Do Corporations Have Constitutional Rights?

This is a guest post submitted by Samuel Bray, on behalf of the Stanford Constitutional Law Center.

On March 5 the Stanford Constitutional Law Center held an event exploring one of the most pressing questions in constitutional law: Do corporations have constitutional rights?

This question was addressed by leading scholars on corporate law, constitutional law, and the intersection of the two. The discussants were Professor Daniel Greenwood (Hofstra) and Professor Larry Ribstein (Illinois). The moderator was the director of the Constitutional Law Center, Professor Michael McConnell (Stanford). And the commentators were Professor Kathleen Sullivan (Stanford), who founded the Center; and Professor Joseph Grundfest (Stanford).

The discussion focused on two questions. First, what is the relationship between corporations and individuals? Second, are constitutional rights appropriate for corporations, and if so, which ones?

Professor Greenwood argued that corporations are not just an aggregation of individuals, and that this difference means they should be treated differently. In part this is because in a corporation “you can’t identify a human being” who is the bearer of a constitutional right; “there is no easy way to pretend that you are actually giving rights to a human being.” Another difference is more fundamental. Individual citizens balance different values against each other, sometimes maximizing profit and sometimes maximizing other values. But corporate managers have a fiduciary duty to maximize profit, a duty that requires them to “set aside their own values and promote the interests of the legal entity”—and these interests are “ever more profit and ever looser rules.” The effect of this duty to maximize profit is that the corporation—unlike individuals—is a singleminded “automaton.” As singleminded actors, corporations uniquely distort the political process.

Professor Ribstein saw the relationship between corporations and individuals quite differently. Corporations are legal fictions, and in themselves they do not merit constitutional rights. But corporations are a way that individual citizens come together to act. It is the people who are acting as a group through the corporationthat have a serious claim to legal protection. Most of the characteristics of a corporation are derived from contract, not from a special privilege granted by the state. The only notable exception is limited tort liability, but “restricting individual liberty because of limited tort liability is just too much.” The merit of Citizens United is that a majority of the Supreme Court “finally got over this idea of artificial identities and understood we are talking about individuals operating in groups.” And Ribstein saw much less danger than Greenwood from corporate involvement in the political process, because “there are all kinds of market constraints on what corporations can do,” including the possibility that taking a controversial political position will drive away customers.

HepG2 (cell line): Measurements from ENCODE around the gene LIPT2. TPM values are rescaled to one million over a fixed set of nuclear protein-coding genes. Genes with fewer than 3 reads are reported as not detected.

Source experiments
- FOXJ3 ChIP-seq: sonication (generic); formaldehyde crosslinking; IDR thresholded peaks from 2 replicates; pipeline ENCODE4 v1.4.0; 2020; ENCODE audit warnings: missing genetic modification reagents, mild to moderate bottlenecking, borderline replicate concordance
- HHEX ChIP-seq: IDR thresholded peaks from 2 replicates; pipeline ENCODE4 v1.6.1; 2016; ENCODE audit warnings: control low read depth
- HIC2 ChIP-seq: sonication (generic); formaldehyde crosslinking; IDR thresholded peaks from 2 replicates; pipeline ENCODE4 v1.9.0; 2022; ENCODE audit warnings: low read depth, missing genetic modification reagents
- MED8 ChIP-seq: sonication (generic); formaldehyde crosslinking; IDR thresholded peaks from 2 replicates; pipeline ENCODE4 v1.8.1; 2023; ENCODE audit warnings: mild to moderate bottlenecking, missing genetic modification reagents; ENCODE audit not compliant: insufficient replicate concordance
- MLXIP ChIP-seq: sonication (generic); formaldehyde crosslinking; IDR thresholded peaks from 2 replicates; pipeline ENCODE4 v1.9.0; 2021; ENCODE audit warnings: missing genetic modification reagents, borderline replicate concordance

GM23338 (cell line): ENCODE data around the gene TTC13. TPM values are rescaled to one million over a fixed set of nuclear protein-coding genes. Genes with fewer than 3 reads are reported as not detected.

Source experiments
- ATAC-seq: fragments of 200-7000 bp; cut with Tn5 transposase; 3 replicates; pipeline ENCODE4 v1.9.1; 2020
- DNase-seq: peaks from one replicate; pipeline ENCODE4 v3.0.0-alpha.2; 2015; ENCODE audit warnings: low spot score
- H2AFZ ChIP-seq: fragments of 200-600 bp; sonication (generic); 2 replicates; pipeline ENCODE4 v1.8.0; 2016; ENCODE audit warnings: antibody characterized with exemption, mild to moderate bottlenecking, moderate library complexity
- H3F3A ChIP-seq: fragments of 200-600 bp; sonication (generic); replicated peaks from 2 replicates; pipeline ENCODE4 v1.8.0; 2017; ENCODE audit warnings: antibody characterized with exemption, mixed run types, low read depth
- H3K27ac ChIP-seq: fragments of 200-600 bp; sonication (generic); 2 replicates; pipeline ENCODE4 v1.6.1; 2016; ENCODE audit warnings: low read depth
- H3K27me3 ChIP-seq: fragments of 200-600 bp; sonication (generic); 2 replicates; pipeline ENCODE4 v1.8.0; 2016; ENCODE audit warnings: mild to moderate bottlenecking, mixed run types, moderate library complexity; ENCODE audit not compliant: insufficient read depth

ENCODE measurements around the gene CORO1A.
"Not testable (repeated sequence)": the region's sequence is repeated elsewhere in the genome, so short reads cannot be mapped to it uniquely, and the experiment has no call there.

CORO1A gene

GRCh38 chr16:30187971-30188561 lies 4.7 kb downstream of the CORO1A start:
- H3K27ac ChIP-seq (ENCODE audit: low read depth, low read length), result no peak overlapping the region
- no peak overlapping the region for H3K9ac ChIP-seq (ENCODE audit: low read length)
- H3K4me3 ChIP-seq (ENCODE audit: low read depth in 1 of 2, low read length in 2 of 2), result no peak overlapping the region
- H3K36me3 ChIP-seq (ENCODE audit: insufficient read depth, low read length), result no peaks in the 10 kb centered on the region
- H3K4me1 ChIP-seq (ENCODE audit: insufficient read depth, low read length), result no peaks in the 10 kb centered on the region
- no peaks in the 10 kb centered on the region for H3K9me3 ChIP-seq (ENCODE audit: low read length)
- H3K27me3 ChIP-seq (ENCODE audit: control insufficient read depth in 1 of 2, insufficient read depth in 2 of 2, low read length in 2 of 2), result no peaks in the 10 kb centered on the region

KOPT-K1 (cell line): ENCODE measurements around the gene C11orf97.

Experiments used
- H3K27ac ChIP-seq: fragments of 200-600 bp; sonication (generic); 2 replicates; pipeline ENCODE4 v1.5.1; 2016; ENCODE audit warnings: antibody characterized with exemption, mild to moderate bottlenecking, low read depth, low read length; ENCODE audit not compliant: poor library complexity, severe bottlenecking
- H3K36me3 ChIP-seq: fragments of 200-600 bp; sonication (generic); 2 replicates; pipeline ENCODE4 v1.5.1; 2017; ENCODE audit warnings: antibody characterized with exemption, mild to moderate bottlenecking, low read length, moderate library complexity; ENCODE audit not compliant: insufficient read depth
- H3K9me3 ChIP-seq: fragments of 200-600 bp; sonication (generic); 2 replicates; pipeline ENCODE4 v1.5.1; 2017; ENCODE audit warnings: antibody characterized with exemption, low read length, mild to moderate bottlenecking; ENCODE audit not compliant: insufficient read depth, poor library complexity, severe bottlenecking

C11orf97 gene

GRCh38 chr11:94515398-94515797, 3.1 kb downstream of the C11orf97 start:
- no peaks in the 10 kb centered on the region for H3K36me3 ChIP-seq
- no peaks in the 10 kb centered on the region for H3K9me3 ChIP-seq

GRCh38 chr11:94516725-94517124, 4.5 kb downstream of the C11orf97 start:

On the critical question of the First Amendment rights of the press, Professor Greenwood and Professor Ribstein agreed that newspapers and similar media outlets should be able to endorse candidates. But they offered different rationales. For Ribstein there is no great reason to treat media outlets differently from other kinds of corporate and non-corporate associations: they are groups of people coming together for one or more purposes. In contrast, Greenwood emphasized the role of the editor: the editor’s job is to balance competing interests, including good policy, not just profit. That makes a media outlet different from a singleminded corporation.

Professor Sullivan said it was a mistake to ask whether corporations are the kind of entities that should be promoted to having constitutional rights (the “ontological question”). Instead, we should remember that constitutional rights are “negative restraints on government”—the question is whether the government should have unlimited power. Just as there are limits on the government’s power to search private homes, so too there are limits on the government’s power to search property owned by a corporation. Sullivan argued that concerns about corporate political power could be countered by disclosure: corporate expenditures on political campaigns should be disclosed so that voters can make an informed choice.

Professor Grundfest emphasized the similarity of corporations and other kinds of organizations. Corporations have no body and soul, but neither do the Sierra Club, Stanford University, and the Catholic Church. Each is an “association or aggregation of people,” a way for individuals to exercise their own individual rights to free speech in group form. And individuals retain their constitutional rights regardless of what “particular form [a] collective happens to take,” and regardless of whether these individuals are seeking to make a profit.